There are two paths we can take as owners of a vehicle.
‘We can either treat them as purely functional, maintain them to the best of our abilities and cut them loose when something happens because the cost doesn’t justify the repair or we can be a lot more committed to our mechanical friends.’
This ’78 Scout II has a committed owner.
Nadine Evanoff and her husband were in the hunt for “something different” 18 years ago when they found a 1978 IHC Scout II. Nadine’s husband Greg was looking for a GMC Jimmy but he found this Scout and a deal was cut.
Nadine drove the Scout back and that was the start of a long and committed relationship. The Scout ended up with a non-stock yellow paint job with purple flames and it stayed that way for years until the “rust started creeping through the paint”.
They painted the Scout silver and fixed some of the rust and carried on in their trusty IHC. Nadine turned the Scout into a semi-regular driver and added a few adventures to her personal history with the little IHC.
She recalled how she was on a road trip to Yorkton, Saskatchewan when the Scout II ran out of gas in the middle of nowhere. Luck was clearly on her side because she stopped in a yard where a guy worked on boats and he had some gas to get he going again.
Nadine said “all her belts broke” just outside of Saskatoon, Saskatchewan but she “drove into this guy’s yard and it turned out he was a mechanic. He tried out all his belts but none of them fit”. The problem was solved when the right belts were delivered and even though the motor “overheated fast” but no damage was done.
This Scout II is the definition of a summer driver because Nadine drives the little SUV whenever she can so she “tries to bike to work” but if she can drive her beloved Scout to work, she seizes the opportunity. She does this despite the reality that her 304 V-8 only delivers about 7 miles per gallon so the fun factor does come with a price tag but Nadine sees the drive as therapeutic because she’s a full time nurse.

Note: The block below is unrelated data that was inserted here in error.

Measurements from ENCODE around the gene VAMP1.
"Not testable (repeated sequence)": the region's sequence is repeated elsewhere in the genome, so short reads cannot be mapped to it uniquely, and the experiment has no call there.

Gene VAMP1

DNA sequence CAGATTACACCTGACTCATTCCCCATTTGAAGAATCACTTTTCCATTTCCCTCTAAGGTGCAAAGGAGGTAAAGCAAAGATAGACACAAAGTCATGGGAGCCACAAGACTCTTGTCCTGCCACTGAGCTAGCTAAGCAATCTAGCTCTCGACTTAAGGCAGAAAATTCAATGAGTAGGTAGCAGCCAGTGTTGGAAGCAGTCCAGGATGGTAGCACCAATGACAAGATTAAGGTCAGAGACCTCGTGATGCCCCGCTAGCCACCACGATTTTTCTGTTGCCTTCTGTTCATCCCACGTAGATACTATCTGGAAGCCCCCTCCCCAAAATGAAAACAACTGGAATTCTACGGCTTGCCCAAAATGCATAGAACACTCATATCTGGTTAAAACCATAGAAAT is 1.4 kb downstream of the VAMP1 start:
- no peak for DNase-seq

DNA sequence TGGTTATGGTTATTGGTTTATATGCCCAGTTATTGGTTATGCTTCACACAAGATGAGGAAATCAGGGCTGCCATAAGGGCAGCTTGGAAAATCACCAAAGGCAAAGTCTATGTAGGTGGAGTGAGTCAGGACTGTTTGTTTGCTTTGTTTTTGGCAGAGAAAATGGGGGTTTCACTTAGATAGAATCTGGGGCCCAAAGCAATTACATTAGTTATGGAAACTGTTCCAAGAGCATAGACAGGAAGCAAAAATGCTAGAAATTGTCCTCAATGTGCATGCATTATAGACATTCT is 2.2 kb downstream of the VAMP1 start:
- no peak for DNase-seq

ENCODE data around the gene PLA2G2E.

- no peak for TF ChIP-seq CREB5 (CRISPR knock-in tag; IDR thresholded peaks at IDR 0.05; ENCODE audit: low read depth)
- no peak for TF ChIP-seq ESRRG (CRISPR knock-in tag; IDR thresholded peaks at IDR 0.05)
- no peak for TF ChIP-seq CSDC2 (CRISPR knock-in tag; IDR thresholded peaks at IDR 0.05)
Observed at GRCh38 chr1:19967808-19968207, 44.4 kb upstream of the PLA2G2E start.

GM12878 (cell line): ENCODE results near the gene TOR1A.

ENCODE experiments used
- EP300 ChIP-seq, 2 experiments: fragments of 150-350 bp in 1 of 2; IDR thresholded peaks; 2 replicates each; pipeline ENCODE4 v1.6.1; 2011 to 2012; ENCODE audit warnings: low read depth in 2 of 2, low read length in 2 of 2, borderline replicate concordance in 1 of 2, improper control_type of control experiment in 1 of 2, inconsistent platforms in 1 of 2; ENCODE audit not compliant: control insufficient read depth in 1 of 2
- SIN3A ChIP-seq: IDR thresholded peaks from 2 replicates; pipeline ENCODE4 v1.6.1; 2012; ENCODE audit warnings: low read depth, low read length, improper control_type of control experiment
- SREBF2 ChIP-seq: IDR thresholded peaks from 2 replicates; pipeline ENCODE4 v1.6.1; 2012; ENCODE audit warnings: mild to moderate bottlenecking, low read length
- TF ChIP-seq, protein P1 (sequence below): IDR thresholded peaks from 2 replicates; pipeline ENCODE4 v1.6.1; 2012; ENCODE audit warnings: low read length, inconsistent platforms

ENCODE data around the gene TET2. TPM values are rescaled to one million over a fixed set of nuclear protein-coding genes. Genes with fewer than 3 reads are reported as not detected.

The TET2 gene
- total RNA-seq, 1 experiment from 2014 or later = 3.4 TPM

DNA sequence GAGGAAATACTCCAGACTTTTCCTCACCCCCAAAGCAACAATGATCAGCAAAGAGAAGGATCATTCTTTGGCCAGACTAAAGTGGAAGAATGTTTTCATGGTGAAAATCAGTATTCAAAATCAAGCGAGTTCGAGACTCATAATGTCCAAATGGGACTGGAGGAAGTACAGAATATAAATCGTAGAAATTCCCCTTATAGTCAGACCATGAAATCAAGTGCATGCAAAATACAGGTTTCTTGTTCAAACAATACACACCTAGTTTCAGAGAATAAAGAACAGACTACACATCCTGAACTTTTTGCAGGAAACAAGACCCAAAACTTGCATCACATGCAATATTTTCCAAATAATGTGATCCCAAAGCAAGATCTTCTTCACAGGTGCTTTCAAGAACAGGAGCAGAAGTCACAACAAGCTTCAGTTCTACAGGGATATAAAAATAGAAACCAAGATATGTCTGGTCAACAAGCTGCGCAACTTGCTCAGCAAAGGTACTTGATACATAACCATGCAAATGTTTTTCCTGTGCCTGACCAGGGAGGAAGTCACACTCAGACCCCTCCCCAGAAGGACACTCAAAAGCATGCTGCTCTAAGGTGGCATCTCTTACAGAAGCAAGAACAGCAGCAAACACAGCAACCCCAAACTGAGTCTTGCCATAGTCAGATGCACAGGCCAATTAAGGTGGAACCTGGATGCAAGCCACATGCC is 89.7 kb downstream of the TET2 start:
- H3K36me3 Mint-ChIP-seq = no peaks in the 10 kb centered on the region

Nadine has a serious attachment to her Scout because she says it “looks like something a 4-year-old would drive—it’s like driving a cartoon”. She’s added personal touches like a Social Distortion decal (her favorite band) and a custom cut front grill (she designed the teeth and Greg added the IH part) and the seats are from a Toyota because she believes: “Why have a vehicle if it’s not going to be personal”.
The Evanoffs limit their travel to local shows and IHC gatherings if the destination isn’t too far away but the daily runs are routine so this Scout gets regular exercise. Unfortunately, urban driving comes with a risk and Nadine found out how risky it is at an intersection.
She admits it was “totally her fault” when she ran into a driver at an intersection. The light turned green, the driver stayed in place and Nadine drove into him. She believes he was a new driver and simply exercising caution at a traffic light but that didn’t stop the impact.
The insurance company wanted to write the Scout off and many owners would have caved in and taken the check but Nadine is no ordinary owner. She had a friend with expertise in the auto body world get involved in her case and he saved it from a grim fate.
‘In the end, there’s only one reason this Scout II came back from the dead—total commitment from its owner.’
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